Depression in Older Adults
If you have noticed you have become less motivated, cannot bring yourself to do the things you love and often have the general feeling of sadness, you might be suffering from depression. This can happen with age. Let’s take a look at depression in older adults.
Older adults can become depressed from coping with age and looking back at their life. It is estimated that about 7% of older adults suffer from depression. Depression in the elderly can be treated effectively but often goes unrecognized. It can have serious consequences, including a higher risk of physical illness, impaired functioning and even suicide.
Here we have a look at the signs and causes of depression and the steps you can take to turn it around.
What Does Depression in Older Adults Look Like?
The elderly seldom suffer from major depressive episodes, but rather experience more ongoing, subtle symptoms that could be written off as a normal part of aging, or the effects of illnesses or loss.
Some common red flags are:
- Low motivation and energy. Even personal care like preparing meals, personal hygiene and normal household tasks could be too much effort.
- Losing interest in hobbies and socializing.
- Feeling tired all the time and
sleep disturbances, particularly insomnia.
- Loss of self worth and feeling hopeless. Lots of negative thoughts will go through your mind all day about how difficult life is, how useless you are and worrisome thoughts about life.
- Physical symptoms like loss of appetite, worsening aches and pains.
Older people often experience loss through the passing away of loved ones, loss of independence due to illness, or moving out of one’s home. Grieving in these circumstances is normal but it does get better over time. During grief, people experience a roller coaster of emotions. There are better days and worse days and even pleasurable moments in between. When the low feeling becomes a constant companion it is most likely depression.
Causes of Depression in Older Adults
There are multiple causes of depression in older people. These reasons can be physical, psychological and social. Sometimes it may even be caused by an interaction of a number of factors. This is why regular check-ups are important and also why you should tell your health care provider if you think you might be depressed.
Other Health Conditions
Some of the physical causes include heart disease which affects blood flow to the brain, structural and chemical changes in the brain, type 2 diabetes which affects energy levels, lack of essential nutrients in the diet and side effects of medications.
Any stressful life event can trigger depression and with older people. Examples are losing purpose in life when one stops working, deterioration in financial status, being a full-time caregiver for one’s spouse, losing mobility and independence due to illness, loss of a loved one, moving out of one’s home into a long-term care facility.
Furthermore, these life events often bring about loneliness and loss of one’s social support network which also contribute to depression.
Lack of Activity
Reduced activity, whether due to retirement, loss of mobility or other health problems, has been identified as another major reason for depression in later life. Activity and its successful completion triggers the brain to release feel-good chemicals.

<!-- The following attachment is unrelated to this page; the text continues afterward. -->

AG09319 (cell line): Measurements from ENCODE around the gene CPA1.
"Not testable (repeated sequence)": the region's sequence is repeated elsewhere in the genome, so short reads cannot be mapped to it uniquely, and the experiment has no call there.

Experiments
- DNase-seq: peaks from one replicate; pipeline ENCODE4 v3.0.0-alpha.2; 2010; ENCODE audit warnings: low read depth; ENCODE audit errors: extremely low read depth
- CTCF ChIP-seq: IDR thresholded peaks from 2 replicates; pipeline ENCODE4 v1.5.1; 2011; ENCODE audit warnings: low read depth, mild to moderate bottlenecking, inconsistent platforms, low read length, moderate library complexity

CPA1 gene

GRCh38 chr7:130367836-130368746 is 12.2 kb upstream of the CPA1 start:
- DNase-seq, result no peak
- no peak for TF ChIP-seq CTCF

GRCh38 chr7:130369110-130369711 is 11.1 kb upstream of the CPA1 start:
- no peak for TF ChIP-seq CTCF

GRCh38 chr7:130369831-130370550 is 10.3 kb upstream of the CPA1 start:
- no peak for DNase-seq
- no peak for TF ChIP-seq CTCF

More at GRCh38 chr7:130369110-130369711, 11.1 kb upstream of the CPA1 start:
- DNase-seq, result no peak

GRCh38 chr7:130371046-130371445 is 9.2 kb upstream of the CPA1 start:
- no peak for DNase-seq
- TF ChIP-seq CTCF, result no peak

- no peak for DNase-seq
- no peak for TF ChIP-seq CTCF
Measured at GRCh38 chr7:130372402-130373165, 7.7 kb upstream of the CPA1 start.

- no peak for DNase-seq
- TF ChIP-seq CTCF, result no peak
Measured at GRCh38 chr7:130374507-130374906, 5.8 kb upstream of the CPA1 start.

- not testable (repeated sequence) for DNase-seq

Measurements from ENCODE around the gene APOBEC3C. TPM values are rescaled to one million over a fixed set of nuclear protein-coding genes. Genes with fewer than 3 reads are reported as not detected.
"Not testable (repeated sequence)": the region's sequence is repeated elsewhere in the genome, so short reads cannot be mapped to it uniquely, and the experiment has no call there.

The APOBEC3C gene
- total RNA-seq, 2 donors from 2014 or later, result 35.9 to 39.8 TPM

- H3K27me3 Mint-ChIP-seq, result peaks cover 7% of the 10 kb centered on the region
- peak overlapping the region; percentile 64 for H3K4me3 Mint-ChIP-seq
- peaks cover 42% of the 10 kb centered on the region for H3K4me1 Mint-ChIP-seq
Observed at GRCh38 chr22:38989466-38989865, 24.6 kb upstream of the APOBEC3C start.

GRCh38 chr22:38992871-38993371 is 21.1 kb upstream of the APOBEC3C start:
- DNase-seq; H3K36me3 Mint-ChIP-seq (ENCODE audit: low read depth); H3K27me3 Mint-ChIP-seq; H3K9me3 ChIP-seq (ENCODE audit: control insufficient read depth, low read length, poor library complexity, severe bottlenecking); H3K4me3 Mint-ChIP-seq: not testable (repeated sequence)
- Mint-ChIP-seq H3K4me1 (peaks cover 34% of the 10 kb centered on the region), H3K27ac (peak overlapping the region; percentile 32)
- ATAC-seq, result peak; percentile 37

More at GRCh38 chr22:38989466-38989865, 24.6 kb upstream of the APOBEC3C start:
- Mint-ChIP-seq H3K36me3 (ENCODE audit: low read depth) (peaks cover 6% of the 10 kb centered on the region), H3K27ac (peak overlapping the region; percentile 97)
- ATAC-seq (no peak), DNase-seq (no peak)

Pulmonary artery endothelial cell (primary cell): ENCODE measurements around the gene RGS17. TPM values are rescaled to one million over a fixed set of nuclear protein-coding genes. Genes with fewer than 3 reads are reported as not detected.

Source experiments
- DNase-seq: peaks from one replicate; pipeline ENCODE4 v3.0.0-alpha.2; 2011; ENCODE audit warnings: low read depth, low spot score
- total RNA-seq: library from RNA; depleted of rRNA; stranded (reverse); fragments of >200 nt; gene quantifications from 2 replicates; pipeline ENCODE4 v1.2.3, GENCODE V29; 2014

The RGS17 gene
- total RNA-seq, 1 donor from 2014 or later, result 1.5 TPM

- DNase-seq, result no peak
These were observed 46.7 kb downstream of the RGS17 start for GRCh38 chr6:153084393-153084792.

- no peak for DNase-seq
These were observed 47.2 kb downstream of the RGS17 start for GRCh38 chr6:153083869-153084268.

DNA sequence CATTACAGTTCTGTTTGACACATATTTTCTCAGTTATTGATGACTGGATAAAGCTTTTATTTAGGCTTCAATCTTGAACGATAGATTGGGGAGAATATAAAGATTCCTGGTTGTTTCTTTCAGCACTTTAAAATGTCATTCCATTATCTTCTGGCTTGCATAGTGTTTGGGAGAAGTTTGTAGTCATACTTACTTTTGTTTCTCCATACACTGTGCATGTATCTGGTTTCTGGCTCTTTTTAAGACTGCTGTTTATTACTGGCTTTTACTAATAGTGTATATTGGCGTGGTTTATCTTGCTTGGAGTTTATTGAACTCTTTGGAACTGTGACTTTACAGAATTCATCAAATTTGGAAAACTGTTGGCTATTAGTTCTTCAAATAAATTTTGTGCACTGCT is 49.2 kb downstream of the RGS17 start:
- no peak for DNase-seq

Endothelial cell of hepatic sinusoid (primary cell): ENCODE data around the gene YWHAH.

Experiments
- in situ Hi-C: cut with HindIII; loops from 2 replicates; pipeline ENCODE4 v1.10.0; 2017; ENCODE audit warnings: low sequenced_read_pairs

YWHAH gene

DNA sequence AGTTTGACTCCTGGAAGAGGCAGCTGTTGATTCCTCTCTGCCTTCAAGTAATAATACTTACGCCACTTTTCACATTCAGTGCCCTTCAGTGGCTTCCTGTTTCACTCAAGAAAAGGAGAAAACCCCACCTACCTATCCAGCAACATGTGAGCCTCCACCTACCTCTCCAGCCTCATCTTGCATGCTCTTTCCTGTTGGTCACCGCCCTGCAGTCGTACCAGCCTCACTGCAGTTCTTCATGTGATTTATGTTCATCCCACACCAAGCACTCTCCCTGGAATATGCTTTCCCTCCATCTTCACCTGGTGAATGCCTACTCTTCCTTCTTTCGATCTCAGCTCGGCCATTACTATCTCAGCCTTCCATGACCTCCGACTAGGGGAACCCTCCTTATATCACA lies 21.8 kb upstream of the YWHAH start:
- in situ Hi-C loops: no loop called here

How to Cope With Depression
Recognizing that you have symptoms of depression and that you need to do something about it is the most important step. Depression in older adults can be treated successfully. If you identify the problem in its early stages there is a lot you can do yourself to get back on track. It may be difficult at first but you only need to take small steps every day. These steps include:
- Get enough sleep. You should try and avoid sleeping pills by improving your sleep naturally. Be as active as possible during the day, get into a fixed sleep routine and wind down for an hour before sleep with relaxing activities. If the problem persists consult your health care practitioner.
- Eat healthy. Make sure that you get all the nutrients you need by eating a healthy diet with enough fruit and vegetables. Get out in the sunlight to make sure you get enough vitamin D. You might even consider a multivitamin and mineral supplement.
- Manage negative thinking. Monitor your self-talk and become aware of your thoughts. Ask yourself if what you are thinking is true. Try meditation or prayer, journaling, or making a list of what you are grateful for. These activities have all been shown to bring about a shift in pessimistic thought patterns.
- Build more social connections. Engaging with others face-to-face is a basic human need. Join a club or support group, volunteer, take up a sporting activity for older adults, or even just invite someone to join you for a daily walk or a cup of coffee.
When to See a Doctor
Consult a health care provider if the above suggestions do not help or if you are so depressed that you cannot even get yourself to try them. This is particularly important if you have experienced these feelings for weeks or months on end.
There are effective treatments for depression which include medication and various tested psychological therapies.
Older Adults Can Enjoy Life
Depression later in life does happen and usually has multiple causes, but it should never be accepted as a normal part of aging.
There are steps you can take when you realize that you are depressed. Take charge of your diet, address any sleeping problems and get physically active. Find activities that you enjoy and connect socially. If these suggestions do not gradually make a difference, do not hesitate to talk to a health care provider about your depression.